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Math Help - Invertibility of the product matrix-transpose

  1. #1
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    Invertibility of the product matrix-transpose

    Why the matrix AA^T is invertible, if the generic real matrix A has full rank?
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  2. #2
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    If a matrix has full rank, then its transpose also has full rank.
    The product of two invertible matrices is invertible.
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  3. #3
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    I don't think that quite answers the question! The OP didn't say they are invertible, just of "full rank". A square matrix is invertible if and and only if it has full rank but I imagine this problem is for non-square matrices.

    If the matrix A is, say, m by n, then we can think of it as representing a linear transformation from a vector space of dimension n to a vector space of dimension m. If A has full rank, then m> n and A maps the vector space of dimension n one-to-one onto a subspace of dimension n.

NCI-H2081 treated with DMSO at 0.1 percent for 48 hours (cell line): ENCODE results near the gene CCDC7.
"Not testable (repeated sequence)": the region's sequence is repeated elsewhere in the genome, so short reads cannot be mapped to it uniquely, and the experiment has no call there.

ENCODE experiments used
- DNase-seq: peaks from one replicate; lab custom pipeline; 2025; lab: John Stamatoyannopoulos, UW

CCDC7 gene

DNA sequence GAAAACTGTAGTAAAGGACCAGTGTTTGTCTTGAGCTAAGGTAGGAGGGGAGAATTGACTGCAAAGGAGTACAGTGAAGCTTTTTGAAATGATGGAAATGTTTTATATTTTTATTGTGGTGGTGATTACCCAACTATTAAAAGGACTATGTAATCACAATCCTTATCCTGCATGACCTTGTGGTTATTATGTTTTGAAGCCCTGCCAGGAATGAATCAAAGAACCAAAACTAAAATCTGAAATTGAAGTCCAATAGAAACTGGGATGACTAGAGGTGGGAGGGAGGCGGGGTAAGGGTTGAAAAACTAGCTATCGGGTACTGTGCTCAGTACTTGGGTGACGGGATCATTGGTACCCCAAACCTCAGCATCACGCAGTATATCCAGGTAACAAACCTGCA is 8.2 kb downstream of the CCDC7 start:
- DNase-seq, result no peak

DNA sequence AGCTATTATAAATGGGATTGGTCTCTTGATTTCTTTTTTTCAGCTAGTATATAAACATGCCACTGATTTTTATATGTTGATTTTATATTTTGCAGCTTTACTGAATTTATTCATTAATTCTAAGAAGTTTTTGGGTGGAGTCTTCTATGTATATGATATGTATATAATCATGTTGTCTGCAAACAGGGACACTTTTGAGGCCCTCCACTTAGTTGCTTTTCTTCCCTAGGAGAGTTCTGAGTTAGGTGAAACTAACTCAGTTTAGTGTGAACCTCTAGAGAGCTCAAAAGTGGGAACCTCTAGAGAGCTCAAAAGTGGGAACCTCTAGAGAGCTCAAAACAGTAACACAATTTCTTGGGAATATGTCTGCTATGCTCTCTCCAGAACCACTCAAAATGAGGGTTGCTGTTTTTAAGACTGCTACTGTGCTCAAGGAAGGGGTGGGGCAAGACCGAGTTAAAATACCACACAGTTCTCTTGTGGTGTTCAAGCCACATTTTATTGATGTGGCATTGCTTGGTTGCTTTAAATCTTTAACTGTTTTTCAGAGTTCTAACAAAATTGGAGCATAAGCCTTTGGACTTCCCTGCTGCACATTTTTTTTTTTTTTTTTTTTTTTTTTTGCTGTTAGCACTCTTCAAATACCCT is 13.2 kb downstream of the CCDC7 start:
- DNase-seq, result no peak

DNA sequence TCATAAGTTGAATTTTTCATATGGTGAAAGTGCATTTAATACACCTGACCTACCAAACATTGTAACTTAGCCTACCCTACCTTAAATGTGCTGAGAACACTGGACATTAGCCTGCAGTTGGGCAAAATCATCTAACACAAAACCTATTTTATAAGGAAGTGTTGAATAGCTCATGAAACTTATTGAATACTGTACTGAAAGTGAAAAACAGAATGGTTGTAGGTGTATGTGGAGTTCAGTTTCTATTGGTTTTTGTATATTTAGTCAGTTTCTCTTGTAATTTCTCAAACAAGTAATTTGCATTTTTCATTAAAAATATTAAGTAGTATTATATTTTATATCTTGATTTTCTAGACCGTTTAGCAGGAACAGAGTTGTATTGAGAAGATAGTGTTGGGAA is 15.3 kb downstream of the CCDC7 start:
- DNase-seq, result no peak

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  4. #4
    MHF Contributor Drexel28's Avatar
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    Quote Originally Posted by Riesz View Post
    Why the matrix AA^T is invertible, if the generic real matrix A has full rank?
    Assuming that these are real matrices.


    In general \text{rk}\left(AA^{\top}\right)=\text{rk}\left(A\r  ight). To prove this we first note that in general \text{rk}(M)=\text{rk}\left(M^{\top}\right) so it suffices to prove that \text{rk}\left(A^{\top}A\right)=\text{rk}\left(A\r  ight). But, for this (by first isomorphism theorem [the rank-nullity theorem if that previous theorem is unfamiliar to you]) it is sufficent to prove that \ker A^{\top}A=\ker A. Evidently \ker A\subseteq\ker A^{\top}A and the reverse inclusion follows by noticing that if v\in\ker A^{\top}A then 0=\left\langle A^{\top}Av,v\right\rangle=\left\langle Av,Av\right\rangle and thus Av=\bold{0} and thus v\in\ker A.
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  5. #5
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    Sorry, I have to specify matrix dimensions:

    A \in \mathbb{R}^{nxm}, n \le m.
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